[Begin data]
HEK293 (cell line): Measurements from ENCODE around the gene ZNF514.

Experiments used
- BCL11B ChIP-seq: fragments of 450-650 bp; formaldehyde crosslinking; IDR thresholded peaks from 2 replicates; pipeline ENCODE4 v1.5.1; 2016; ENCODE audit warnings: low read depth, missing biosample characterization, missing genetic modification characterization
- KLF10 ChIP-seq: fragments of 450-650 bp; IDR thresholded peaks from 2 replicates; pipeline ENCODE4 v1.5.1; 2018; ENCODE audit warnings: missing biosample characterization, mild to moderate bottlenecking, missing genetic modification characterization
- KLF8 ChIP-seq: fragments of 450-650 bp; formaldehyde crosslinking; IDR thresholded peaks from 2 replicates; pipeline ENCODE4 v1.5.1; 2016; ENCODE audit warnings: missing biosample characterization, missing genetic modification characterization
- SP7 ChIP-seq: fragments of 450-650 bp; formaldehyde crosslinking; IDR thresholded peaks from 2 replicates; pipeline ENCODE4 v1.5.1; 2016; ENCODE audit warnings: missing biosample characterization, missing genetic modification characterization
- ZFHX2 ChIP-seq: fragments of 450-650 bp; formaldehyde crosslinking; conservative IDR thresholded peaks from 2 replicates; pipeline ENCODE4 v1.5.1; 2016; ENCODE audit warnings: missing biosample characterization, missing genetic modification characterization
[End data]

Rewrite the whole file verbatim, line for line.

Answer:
HEK293 (cell line): Measurements from ENCODE around the gene ZNF514.

Experiments used
- BCL11B ChIP-seq: fragments of 450-650 bp; formaldehyde crosslinking; IDR thresholded peaks from 2 replicates; pipeline ENCODE4 v1.5.1; 2016; ENCODE audit warnings: low read depth, missing biosample characterization, missing genetic modification characterization
- KLF10 ChIP-seq: fragments of 450-650 bp; IDR thresholded peaks from 2 replicates; pipeline ENCODE4 v1.5.1; 2018; ENCODE audit warnings: missing biosample characterization, mild to moderate bottlenecking, missing genetic modification characterization
- KLF8 ChIP-seq: fragments of 450-650 bp; formaldehyde crosslinking; IDR thresholded peaks from 2 replicates; pipeline ENCODE4 v1.5.1; 2016; ENCODE audit warnings: missing biosample characterization, missing genetic modification characterization
- SP7 ChIP-seq: fragments of 450-650 bp; formaldehyde crosslinking; IDR thresholded peaks from 2 replicates; pipeline ENCODE4 v1.5.1; 2016; ENCODE audit warnings: missing biosample characterization, missing genetic modification characterization
- ZFHX2 ChIP-seq: fragments of 450-650 bp; formaldehyde crosslinking; conservative IDR thresholded peaks from 2 replicates; pipeline ENCODE4 v1.5.1; 2016; ENCODE audit warnings: missing biosample characterization, missing genetic modification characterization